Monday, November 18: Today we ask for God's help for those who are struggling with cancer and other illnesses. We pray for strength, patience and for good results from treatment. We pray for the ongoing needs of Junior Member Tina Covert’s sister-in-law Deb Covert who is struggling with cancer.

Tuesday, November 19: Many of our Junior Members are working on their their Masters and PhD thesis projects. We pray for our Junior Members and ask that they will have time, concentration, and wisdom.

Wednesday, November 20: The Leadership Team meets today. We pray for God's blessing and guidance to lead their discussions and decisions.

Thursday, November 21: We ask God's help and guidance for all those who are doing advancement work for ICS in Canada and in the USA. Please pray that support for the vision and mission of ICS continues to grow.

Friday, November 22: The ICS Senate meets today. We pray for God’s guidance and wisdom for this meeting.

Monday, November 25: This afternoon ICS will hold its Annual General Meeting, where members will elect new Board members and conduct the annual required business for ICS. We are extremely grateful for our committed and hard working Board members. Please pray for wisdom and guidance at this meeting.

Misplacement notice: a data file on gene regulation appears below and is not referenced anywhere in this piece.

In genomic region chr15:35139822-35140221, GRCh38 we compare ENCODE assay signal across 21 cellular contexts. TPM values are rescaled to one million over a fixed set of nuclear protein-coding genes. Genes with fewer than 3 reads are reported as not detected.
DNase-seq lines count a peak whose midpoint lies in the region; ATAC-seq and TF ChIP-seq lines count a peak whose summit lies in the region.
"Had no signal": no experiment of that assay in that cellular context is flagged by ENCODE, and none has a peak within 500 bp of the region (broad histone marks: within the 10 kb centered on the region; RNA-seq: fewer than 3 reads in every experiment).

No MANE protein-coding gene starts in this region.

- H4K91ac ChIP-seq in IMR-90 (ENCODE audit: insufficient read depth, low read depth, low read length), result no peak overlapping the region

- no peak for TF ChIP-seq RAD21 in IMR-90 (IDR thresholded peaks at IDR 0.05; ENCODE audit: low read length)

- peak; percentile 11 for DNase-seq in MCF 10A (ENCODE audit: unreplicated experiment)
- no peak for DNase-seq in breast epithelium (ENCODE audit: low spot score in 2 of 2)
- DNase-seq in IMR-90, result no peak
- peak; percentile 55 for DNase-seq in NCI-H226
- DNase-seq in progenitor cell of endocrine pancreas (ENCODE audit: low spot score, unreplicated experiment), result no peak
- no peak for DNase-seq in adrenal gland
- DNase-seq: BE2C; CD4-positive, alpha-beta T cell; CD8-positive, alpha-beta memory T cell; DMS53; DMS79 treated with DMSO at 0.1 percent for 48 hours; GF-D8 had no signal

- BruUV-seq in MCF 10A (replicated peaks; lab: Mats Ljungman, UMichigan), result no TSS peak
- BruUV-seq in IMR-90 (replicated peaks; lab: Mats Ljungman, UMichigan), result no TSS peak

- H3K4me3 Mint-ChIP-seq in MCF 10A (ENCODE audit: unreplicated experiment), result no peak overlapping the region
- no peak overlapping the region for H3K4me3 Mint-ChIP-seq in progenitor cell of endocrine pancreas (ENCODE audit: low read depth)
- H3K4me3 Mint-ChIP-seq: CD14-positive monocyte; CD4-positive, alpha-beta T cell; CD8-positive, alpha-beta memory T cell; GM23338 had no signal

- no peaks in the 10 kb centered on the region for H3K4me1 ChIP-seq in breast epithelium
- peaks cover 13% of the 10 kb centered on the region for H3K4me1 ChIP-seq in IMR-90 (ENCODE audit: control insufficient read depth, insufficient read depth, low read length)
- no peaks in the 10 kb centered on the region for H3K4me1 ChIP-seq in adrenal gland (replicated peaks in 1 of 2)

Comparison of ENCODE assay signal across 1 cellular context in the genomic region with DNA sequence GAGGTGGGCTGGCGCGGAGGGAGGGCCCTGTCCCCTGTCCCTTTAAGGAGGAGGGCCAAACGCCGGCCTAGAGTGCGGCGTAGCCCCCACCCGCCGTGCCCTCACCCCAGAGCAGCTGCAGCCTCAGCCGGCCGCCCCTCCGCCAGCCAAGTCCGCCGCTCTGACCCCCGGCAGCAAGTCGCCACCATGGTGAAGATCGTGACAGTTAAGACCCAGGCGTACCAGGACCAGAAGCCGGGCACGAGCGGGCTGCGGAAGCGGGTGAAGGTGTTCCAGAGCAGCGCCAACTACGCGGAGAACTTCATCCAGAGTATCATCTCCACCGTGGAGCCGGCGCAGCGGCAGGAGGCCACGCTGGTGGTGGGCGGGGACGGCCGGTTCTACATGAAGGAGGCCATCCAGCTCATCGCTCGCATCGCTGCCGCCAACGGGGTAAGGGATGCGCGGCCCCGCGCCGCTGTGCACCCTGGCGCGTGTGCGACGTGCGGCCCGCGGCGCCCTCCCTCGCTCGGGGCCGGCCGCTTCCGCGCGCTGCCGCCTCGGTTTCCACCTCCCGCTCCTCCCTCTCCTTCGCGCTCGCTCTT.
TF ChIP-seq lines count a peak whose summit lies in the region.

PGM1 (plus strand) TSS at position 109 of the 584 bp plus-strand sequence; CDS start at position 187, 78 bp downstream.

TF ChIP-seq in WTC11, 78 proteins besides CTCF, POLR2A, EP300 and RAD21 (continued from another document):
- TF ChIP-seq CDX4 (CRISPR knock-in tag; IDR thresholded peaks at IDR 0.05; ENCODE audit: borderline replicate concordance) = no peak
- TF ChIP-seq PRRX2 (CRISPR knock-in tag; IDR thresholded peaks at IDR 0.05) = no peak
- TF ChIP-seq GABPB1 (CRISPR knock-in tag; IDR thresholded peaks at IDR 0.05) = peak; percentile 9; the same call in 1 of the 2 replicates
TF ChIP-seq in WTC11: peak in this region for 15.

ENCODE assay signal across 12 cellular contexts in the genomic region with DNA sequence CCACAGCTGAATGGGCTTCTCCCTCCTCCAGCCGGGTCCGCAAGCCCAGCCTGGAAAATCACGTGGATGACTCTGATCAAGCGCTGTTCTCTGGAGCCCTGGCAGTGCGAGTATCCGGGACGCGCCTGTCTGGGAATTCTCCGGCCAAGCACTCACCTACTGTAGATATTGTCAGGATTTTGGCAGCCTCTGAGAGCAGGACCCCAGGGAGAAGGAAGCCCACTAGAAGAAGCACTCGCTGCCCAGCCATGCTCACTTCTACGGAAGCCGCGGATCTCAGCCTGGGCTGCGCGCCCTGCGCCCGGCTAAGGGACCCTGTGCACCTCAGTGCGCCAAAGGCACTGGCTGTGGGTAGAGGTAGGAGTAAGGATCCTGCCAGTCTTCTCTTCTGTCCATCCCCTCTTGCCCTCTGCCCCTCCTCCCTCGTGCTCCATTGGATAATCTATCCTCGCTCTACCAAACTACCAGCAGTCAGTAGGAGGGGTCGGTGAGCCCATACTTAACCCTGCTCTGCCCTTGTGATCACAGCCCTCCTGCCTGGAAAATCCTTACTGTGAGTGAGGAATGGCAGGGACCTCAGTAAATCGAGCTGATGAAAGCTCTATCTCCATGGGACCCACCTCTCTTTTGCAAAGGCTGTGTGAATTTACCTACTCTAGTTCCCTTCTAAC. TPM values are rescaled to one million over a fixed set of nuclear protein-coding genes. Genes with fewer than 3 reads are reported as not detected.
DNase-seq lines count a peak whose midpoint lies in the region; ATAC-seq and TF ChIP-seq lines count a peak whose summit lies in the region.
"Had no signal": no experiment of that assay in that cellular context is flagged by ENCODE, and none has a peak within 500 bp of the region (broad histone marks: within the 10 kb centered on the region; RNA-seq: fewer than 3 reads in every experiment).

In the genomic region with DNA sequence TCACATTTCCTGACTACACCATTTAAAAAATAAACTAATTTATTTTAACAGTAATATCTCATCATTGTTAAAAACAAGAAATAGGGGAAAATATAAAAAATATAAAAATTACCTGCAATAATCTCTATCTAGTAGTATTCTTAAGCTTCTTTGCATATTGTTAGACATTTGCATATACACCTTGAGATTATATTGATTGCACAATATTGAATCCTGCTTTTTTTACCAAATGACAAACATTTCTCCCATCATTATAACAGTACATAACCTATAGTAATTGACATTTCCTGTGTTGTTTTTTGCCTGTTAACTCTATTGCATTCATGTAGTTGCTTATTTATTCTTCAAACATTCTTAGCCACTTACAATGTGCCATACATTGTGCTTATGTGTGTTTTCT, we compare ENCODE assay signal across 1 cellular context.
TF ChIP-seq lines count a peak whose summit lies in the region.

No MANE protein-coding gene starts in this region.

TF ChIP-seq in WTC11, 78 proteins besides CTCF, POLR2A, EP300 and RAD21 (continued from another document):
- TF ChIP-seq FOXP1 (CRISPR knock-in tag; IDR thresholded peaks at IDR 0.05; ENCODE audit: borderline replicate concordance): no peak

Tuesday, November 26: We offer prayers of thanks for all the hard work done by the outgoing Board members. We ask God for wisdom and energy for the incoming Board members.

Wednesday, November 27: As the fall semester draws to a close, we ask God for energy and wisdom for all our Junior Members who are working hard in their courses and for a sense of balance as they deal with families and jobs as well. We pray too that student jobs will be found where they are needed.

Thursday, November 28: Today is Thanksgiving Day in the United States. Pray for safe travel for those who are going to join their families and friends for this holiday. On this day, let us reflect on God's grace and give thanks for family and friends.

Friday, November 29: The season of Advent begins on Sunday. We pray for God's blessings as we prepare to celebrate the birth of Christ.